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What are rich people really doing on the internet?

In this week's blog post on health and success, we're looking at digital literacy. If the words “Digital Literacy” sound boring to you, you’re not alone, but this issue is more interesting than you think. Think about it, if you’re like me a day without a computer or a phone is rare.


I know, the name sounds so boring, but if you've never heard of digital literacy, you'd like to know how damaging a lack of digital literacy is right now, and you'd like some ideas on what can be done, read on.



What is digital literacy?


Despite sounding like a technical issue, digital literacy is a human one. If you’re reading this right now, it means that you, like me and about half the world (UNICEF) are digitally literate.


Digital literacy is “having the skills you need to live, learn, and work in a society where communication and access to information are increasingly through digital technologies like internet platforms, social media, and mobile devices.”


The internet has changed my life. Without the internet, I wouldn’t have learned Calculus when I was 18, but it’s given me so much since then- that I still like it.


Why I love the internet


Jokes aside, I don’t mean to sound ungrateful, because if anything I’m the opposite. I use technology every day, most of the time, without even thinking of it. Although phones and computers bring me anxiety, they also bring connection, opportunity and knowledge.


Without the internet, I wouldn’t have booked the yoga class where I met my boss Denise. I wouldn’t have this blog. I wouldn’t have become a Director of Voice ESEA. I wouldn’t know about little things like circadian rhythms and optimal caffeine intake or found Bad Bunny or met my first boyfriend or even be in the room I’m living in right now.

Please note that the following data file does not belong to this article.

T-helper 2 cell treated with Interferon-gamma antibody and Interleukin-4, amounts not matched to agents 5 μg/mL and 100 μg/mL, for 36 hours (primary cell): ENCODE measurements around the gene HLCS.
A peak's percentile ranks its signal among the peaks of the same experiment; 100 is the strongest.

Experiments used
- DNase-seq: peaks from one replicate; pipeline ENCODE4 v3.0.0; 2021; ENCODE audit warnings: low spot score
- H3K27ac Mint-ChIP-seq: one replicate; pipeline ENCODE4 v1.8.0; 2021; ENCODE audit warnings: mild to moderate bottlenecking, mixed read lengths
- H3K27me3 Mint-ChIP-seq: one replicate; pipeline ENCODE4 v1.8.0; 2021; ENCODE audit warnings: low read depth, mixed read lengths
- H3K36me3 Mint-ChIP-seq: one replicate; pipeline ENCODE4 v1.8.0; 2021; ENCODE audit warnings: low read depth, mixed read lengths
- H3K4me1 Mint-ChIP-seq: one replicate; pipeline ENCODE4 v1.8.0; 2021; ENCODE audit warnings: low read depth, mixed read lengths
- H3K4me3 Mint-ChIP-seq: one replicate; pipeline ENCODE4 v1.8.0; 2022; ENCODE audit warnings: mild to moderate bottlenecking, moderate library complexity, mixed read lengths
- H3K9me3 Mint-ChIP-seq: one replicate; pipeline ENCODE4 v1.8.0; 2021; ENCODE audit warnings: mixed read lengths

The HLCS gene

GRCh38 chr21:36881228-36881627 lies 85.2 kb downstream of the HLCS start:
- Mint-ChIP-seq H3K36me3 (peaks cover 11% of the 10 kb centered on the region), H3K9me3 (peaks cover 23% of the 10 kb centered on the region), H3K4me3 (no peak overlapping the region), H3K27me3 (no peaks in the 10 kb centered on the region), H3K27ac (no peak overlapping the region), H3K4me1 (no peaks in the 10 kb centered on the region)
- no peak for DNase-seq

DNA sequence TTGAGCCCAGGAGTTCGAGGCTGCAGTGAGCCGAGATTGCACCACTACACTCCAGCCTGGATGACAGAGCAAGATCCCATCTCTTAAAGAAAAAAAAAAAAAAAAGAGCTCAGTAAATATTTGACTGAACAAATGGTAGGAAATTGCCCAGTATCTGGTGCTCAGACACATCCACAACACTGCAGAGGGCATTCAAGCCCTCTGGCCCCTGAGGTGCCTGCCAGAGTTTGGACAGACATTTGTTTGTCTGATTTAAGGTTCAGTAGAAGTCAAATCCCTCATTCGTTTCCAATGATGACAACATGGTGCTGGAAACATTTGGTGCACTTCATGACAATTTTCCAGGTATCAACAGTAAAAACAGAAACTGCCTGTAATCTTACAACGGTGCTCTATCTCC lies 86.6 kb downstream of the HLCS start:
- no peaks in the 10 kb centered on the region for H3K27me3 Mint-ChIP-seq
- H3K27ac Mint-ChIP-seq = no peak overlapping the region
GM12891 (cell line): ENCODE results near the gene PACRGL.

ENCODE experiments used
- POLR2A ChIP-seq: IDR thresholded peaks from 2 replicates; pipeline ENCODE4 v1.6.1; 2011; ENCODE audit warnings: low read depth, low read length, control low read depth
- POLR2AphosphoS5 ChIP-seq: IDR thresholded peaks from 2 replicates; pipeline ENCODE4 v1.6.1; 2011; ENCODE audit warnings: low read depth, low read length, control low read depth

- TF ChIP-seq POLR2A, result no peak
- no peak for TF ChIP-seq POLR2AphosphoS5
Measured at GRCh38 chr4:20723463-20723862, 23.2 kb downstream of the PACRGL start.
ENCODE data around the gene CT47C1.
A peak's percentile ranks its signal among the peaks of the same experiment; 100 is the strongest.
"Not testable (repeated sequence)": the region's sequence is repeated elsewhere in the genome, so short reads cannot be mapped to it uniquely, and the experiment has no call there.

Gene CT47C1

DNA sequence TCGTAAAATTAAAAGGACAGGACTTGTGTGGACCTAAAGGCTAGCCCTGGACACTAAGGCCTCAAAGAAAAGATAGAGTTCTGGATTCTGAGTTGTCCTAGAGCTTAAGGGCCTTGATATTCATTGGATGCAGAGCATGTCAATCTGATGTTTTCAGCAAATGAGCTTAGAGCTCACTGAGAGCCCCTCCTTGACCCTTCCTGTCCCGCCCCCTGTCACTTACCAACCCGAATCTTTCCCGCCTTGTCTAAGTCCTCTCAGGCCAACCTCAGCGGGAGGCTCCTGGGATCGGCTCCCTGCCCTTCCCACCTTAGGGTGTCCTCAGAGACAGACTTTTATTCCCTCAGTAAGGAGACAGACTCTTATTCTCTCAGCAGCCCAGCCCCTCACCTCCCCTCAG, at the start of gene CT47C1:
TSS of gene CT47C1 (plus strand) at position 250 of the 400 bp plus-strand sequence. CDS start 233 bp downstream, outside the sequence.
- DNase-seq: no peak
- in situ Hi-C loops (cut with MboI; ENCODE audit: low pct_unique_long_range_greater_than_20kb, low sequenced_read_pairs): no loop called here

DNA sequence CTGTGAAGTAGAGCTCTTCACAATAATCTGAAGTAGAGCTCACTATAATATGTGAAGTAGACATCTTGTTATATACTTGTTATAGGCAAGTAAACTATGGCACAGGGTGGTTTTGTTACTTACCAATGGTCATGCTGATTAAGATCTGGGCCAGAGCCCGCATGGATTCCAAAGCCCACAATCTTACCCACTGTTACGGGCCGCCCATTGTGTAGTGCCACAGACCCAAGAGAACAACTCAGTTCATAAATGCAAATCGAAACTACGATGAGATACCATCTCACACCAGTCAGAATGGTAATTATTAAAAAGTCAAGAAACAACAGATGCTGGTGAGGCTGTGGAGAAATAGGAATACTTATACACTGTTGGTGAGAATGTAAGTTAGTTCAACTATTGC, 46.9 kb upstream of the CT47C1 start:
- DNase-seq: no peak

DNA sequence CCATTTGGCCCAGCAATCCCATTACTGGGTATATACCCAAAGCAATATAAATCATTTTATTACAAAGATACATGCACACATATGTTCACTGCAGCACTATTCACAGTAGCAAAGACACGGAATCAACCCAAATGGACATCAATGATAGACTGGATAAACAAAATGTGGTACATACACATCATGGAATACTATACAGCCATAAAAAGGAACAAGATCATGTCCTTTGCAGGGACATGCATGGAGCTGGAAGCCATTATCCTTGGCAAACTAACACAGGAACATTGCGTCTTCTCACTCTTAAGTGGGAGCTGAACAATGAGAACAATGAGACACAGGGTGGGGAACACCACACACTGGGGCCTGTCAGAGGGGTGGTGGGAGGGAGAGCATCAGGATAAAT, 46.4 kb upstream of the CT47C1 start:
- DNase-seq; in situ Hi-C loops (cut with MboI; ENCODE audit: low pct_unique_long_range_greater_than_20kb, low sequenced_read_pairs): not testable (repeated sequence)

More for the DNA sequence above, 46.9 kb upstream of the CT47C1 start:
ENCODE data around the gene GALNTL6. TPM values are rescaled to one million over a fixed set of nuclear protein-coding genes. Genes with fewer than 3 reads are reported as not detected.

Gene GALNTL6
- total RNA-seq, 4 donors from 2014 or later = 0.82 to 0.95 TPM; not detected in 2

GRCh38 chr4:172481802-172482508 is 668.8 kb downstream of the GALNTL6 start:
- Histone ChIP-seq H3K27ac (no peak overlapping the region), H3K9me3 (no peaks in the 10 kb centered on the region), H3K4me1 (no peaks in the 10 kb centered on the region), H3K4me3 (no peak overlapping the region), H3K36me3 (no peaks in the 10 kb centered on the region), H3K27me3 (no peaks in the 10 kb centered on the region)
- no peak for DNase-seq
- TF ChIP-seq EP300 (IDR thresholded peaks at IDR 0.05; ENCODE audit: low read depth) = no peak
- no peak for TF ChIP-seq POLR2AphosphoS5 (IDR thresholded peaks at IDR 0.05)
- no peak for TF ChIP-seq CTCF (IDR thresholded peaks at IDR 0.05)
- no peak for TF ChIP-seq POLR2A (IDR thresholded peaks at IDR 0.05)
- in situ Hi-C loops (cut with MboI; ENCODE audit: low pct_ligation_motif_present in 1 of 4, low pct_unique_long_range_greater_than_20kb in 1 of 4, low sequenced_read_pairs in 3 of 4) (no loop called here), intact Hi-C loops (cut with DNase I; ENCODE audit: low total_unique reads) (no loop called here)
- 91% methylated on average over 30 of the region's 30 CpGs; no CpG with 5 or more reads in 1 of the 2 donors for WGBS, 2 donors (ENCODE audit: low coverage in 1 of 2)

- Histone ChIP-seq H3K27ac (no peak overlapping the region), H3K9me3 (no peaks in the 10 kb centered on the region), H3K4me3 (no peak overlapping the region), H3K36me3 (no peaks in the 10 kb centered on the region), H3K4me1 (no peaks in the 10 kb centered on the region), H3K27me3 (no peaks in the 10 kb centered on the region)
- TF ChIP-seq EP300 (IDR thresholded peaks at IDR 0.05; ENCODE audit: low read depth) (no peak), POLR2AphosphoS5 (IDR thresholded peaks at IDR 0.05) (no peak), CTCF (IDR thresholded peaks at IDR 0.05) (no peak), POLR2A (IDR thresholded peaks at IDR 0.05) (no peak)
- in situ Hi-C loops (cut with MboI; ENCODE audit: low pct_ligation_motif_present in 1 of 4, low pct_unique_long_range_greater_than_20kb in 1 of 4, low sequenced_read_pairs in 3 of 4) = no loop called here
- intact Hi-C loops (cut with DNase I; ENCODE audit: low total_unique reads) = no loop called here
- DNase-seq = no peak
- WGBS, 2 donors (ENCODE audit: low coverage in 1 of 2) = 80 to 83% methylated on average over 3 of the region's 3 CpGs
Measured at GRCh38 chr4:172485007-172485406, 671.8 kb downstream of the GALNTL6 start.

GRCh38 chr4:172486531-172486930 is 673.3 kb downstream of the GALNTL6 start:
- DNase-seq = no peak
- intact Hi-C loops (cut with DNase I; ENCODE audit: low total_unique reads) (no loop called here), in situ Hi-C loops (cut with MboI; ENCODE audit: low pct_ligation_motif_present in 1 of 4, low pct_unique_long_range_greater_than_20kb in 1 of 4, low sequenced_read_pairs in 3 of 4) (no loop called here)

The reason I know about digital literacy is a few months ago I had the pleasure of speaking to Bob Gann online (of course) on a Zoom call. Bob is an experienced former digital health consultant for organisations like the NHS, and he touched on digital literacy driving home the need to address this digital inequality as soon as possible.





Why digital literacy matters


Bob wrote an article as well explaining that “we need to better understand who engages with digital technologies, the enablers and barriers... The lack of consideration of these factors poses the danger that the pursuit of digital health solutions results in unintended consequences and reinforces existing social and health inequalities.”


There is so much the internet has given me, and I am so grateful for my connections, and I bet if you think about what in your life has come from the virtual world, you will be too (unless you were like catfished or something), but there are some people who don’t know how to use this technology we’ve been empowered with and they are severely left behind for it.


This is especially true in contemporary societies, and yet, a lot of people in the UK (2.4 million) can’t do digital basics.


Who digital literacy affects